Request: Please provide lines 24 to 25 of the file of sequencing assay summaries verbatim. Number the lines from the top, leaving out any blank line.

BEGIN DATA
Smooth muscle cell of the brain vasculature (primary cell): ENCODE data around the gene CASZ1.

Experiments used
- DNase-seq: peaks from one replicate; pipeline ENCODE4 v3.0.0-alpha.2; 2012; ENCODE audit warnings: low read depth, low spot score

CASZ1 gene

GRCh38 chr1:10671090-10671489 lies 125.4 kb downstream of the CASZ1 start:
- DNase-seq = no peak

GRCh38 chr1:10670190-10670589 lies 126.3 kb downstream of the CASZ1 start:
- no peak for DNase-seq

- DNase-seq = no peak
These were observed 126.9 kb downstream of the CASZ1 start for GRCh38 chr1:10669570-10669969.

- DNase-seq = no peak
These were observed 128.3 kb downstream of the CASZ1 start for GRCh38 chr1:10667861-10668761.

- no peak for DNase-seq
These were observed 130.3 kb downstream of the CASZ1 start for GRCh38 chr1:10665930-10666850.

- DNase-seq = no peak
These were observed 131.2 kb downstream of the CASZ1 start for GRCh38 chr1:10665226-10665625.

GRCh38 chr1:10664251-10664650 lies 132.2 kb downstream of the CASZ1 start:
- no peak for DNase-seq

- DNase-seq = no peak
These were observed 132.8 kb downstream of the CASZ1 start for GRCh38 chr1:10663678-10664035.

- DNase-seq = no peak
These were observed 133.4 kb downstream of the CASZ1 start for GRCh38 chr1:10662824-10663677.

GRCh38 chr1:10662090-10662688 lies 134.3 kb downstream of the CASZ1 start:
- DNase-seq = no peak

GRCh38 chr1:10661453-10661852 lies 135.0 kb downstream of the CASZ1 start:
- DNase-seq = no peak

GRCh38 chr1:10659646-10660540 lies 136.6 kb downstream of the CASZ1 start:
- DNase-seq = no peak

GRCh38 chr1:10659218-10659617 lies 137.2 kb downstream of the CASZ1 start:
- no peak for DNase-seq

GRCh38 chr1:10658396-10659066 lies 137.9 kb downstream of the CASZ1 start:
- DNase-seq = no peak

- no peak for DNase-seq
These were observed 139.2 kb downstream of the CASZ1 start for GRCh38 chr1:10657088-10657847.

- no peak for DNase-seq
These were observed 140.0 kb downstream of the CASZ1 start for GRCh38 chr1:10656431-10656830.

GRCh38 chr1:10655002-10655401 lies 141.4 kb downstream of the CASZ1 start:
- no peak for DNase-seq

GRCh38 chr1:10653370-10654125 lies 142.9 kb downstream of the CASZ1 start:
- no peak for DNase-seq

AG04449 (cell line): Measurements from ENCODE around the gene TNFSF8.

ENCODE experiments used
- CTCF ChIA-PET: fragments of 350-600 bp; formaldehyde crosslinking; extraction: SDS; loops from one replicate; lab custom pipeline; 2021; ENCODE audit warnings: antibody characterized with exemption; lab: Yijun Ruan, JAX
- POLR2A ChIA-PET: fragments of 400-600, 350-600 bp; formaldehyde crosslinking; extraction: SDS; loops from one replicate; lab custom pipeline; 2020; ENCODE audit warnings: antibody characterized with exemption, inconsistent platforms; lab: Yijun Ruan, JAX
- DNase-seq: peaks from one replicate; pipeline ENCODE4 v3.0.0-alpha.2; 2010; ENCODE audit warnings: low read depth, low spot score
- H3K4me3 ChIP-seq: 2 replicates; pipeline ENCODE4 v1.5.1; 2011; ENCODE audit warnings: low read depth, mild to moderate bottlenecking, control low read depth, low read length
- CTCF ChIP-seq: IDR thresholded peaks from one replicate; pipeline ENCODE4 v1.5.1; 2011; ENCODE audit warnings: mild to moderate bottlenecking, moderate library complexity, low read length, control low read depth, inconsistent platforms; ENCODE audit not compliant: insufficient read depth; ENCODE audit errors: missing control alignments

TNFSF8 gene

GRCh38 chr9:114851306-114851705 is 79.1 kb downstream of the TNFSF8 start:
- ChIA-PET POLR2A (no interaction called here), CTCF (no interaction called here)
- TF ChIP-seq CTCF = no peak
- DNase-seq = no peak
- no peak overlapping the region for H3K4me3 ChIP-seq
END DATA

- DNase-seq = no peak

GRCh38 chr1:10661453-10661852 lies 135.0 kb downstream of the CASZ1 start: